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I am a Third Order Franciscan of the Province of the Most Sacred Heart of Jesus.

Tuesday, September 20, 2005

Issue of married priests

Before I wade into this point, let me state a few things -
1. I fully agree that there have been married priests in the past.
2. I agree that the tradition of having a celibate clergy in the West is a matter of discipline and not dogma.
3. I fully support the Eastern Christian tradition returning to its tradition of married clergy.
4. I am biased as a celibate deacon - soon to be priest.
5. I think the effect of ordaining married men in the Roman Catholic Church as a matter of routine will have a negligable effect on overall numbers of clergy.

I post this in response to a gathering of 80 former priests in Germany calling for the Vatican to change its policy regarding married clergy in an open letter. [As an aside, why does everything have to be an "Open Letter"?] Interestingly, the group is calling for the practice of the Eastern Church to be implemented in the West. Well, according to the practice of the Eastern Church, none of them should have gotten married after they were ordained. In this matter, the policy of the East is the same as the West.

Under current church practice, priests who take a partner or marry must revert to being lay Catholics, lose their jobs and face disapproval from fellow Catholics.

If the West adopted the Eastern practice, this would be the same. Priests who wished to get married would lose their right to act as priests. They would lose their jobs and likely face disapproval.

The federation draws its optimism from a rumoured account of remarks by Cardinal Joseph Ratzinger in summer 2004, well before his election as pope, when he was prefect of the Congregation for the Doctrine of the Faith.

He reportedly asked a delegation of U.S. bishops, "What would your people think about a re-introduction of the tradition of married priests?" The Americans were supposed to have been speechless for a moment with surprise.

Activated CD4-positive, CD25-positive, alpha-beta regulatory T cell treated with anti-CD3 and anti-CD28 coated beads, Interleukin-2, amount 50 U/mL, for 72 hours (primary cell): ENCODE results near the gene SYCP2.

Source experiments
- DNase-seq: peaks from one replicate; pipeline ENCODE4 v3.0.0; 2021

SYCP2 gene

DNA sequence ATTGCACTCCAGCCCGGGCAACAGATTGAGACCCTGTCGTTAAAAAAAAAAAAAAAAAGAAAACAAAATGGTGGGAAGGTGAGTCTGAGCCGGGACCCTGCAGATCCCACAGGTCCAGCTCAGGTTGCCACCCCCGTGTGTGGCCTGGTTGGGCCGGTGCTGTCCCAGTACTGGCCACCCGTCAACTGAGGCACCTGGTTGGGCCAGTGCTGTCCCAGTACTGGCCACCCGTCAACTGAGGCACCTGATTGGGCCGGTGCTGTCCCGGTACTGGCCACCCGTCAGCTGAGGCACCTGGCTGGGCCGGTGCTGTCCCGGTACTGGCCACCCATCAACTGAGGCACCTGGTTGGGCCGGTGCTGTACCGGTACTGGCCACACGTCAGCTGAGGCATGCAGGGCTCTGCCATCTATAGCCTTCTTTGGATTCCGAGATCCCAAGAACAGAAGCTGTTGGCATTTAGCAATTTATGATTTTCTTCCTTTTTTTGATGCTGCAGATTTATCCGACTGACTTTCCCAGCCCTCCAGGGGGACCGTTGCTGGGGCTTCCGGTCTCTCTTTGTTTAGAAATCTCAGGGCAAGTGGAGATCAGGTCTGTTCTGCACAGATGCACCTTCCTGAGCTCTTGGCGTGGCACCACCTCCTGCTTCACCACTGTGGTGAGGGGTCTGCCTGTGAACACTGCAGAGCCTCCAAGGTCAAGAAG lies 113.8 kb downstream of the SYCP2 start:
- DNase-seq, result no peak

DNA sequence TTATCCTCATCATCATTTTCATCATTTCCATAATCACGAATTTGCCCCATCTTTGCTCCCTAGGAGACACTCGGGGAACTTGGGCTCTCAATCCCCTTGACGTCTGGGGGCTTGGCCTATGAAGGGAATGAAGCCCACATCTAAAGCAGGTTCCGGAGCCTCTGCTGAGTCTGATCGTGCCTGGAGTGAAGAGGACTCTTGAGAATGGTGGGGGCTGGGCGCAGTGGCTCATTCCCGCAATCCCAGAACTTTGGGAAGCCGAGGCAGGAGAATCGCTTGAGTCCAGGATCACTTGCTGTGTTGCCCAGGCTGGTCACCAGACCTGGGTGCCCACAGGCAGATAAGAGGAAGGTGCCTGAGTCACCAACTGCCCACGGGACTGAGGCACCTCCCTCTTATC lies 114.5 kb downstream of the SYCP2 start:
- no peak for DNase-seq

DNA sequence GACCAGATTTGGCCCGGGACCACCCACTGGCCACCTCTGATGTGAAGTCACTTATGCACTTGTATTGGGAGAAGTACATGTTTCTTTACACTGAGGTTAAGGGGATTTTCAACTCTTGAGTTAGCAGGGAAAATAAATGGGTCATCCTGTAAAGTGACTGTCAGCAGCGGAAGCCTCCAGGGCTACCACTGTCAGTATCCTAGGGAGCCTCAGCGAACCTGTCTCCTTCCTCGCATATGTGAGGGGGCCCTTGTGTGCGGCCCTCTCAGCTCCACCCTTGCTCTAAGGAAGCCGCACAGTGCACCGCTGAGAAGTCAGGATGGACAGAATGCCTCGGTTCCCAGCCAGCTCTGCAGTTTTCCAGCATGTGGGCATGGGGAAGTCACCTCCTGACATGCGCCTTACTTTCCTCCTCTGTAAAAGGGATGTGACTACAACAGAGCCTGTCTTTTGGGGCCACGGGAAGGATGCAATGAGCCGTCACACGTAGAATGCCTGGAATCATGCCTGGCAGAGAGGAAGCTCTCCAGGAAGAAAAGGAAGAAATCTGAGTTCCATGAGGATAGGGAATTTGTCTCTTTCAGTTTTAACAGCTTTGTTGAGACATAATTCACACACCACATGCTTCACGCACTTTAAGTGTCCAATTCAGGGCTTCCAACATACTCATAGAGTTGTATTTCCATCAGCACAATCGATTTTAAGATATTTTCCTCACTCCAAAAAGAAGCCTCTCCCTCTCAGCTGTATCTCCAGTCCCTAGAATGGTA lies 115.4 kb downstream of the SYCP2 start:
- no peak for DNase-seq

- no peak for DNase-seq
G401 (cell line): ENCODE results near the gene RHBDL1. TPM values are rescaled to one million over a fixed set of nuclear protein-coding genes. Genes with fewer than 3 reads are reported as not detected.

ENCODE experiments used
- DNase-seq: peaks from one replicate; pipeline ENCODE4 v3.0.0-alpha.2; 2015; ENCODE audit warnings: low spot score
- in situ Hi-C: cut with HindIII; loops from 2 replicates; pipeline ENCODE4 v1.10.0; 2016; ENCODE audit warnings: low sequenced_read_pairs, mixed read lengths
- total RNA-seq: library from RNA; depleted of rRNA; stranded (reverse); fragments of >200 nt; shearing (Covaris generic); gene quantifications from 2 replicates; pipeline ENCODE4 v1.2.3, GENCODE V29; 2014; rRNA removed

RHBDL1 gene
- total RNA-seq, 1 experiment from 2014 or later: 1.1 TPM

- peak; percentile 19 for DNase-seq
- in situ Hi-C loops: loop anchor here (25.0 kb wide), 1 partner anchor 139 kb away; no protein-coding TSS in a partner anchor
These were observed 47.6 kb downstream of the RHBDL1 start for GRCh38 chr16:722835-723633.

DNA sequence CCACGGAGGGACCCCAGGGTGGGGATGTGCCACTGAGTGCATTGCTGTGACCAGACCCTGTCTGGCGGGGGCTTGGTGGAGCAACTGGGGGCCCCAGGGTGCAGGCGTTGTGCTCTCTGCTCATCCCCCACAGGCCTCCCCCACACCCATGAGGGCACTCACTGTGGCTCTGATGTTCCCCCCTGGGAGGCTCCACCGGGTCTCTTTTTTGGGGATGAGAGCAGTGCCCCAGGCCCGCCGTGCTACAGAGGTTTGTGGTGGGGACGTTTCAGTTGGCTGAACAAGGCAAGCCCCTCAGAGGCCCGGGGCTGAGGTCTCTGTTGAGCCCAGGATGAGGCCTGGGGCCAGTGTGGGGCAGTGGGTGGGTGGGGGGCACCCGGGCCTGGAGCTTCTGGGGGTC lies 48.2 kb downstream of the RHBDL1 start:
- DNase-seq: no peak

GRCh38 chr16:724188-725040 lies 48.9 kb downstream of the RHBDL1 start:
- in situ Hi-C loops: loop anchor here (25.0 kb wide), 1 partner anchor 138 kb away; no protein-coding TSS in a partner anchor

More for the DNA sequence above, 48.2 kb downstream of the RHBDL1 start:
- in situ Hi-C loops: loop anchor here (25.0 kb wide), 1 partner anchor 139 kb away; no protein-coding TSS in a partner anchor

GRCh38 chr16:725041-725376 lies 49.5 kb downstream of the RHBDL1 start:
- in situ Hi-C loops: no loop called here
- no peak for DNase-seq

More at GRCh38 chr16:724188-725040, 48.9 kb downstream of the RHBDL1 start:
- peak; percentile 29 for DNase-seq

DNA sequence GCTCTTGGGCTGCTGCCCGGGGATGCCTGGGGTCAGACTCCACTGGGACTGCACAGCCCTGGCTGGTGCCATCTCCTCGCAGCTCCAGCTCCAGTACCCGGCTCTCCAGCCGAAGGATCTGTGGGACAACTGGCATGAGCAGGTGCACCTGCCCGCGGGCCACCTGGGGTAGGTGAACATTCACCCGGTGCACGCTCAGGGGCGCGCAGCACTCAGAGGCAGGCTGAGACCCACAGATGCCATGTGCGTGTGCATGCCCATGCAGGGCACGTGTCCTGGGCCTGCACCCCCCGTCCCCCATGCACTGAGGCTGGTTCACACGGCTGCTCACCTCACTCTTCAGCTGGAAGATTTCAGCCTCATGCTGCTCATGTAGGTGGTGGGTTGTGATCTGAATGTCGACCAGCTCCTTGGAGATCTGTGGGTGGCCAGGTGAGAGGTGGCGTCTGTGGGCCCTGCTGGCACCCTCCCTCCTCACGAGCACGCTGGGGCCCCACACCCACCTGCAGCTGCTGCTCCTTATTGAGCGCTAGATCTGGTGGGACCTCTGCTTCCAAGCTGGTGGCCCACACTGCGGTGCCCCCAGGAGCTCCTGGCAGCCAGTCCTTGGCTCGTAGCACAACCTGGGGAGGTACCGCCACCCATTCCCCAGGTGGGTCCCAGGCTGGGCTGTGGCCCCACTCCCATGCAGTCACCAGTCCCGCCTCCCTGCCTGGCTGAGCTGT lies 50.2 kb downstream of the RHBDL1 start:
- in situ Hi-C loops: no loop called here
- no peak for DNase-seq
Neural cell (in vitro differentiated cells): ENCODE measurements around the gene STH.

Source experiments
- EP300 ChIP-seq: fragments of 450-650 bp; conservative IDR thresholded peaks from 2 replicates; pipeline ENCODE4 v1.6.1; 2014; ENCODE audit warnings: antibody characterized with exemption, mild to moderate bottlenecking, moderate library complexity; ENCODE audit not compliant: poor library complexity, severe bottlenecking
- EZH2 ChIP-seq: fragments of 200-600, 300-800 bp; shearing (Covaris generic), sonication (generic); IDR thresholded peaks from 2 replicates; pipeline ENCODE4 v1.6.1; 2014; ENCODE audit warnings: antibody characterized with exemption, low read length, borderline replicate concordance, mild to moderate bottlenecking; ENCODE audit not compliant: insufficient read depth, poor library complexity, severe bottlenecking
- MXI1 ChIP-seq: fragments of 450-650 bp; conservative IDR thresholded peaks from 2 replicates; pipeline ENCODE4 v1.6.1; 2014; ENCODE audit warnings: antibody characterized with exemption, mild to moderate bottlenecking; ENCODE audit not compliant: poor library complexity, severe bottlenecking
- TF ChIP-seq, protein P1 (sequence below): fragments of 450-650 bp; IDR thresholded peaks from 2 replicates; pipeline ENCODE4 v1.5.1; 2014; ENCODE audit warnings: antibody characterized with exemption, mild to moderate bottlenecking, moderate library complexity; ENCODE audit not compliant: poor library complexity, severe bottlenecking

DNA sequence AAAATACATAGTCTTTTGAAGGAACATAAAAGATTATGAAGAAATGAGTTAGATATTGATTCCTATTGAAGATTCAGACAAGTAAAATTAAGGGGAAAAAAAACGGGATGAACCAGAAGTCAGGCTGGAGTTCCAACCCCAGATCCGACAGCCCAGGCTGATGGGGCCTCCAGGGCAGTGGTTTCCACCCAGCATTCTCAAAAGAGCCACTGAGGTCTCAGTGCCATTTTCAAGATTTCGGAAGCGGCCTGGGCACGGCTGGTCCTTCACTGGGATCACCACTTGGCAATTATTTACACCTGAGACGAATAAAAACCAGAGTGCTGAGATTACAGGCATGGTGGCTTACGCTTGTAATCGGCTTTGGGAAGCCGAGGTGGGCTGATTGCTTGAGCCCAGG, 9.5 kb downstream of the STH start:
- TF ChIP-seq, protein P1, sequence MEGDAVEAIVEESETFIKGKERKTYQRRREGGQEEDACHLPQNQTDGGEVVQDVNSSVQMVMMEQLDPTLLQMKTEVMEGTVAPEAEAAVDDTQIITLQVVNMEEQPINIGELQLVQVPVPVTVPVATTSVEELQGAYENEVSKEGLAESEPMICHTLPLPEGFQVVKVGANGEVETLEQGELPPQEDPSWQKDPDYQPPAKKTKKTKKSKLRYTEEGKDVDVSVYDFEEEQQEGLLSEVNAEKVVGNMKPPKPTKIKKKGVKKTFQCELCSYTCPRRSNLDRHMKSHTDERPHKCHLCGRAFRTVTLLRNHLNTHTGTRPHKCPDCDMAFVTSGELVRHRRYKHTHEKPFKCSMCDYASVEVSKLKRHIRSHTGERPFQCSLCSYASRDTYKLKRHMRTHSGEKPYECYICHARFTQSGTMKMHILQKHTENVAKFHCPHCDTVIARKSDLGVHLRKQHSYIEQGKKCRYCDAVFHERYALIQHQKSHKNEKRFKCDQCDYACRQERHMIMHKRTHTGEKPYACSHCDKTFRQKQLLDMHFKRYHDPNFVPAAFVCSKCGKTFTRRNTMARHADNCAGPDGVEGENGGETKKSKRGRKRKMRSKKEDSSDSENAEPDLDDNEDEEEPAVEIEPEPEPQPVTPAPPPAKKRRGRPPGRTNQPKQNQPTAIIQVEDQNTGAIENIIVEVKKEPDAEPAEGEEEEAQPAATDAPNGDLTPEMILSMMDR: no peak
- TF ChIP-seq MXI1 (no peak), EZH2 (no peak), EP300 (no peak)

I don't know if the current Pope actually said this, but again we are speaking of permitting married men to get ordained, not of letting current priests get married. In East as in West, once you get ordained, you can't get married. This is why many in the Eastern Church put off ordination until after they wed.

Yet, I consistently see these groups of former priests getting together in support of something that will have absolutely no benefit for them. Perhaps they are just being generous. Perhaps the reference to the East is just a canard, a distraction from their real desire that both the traditions of the East and the West be abolished.

Should the West begin a practice of ordaining married men? As I said, it wouldn't benefit me directly. But I don't see any dogmatic reason against it. I do, however, think more thought needs to be done in terms of the sociological effects - how does the parish deal with the creation of the priest wife and the priest children? will the parish be willing to contribute more to support the family of the priest? how will the church deal with divorce in the priest family?

In other words, I don't think enough thought has been done. We talk a lot about whether it would be possible, but not whether it would be helpful and useful other than simply asserting that there would be more priests. If the only reason you don't want to be a priest is because you want to get married, I don't know if you really want to be a priest.


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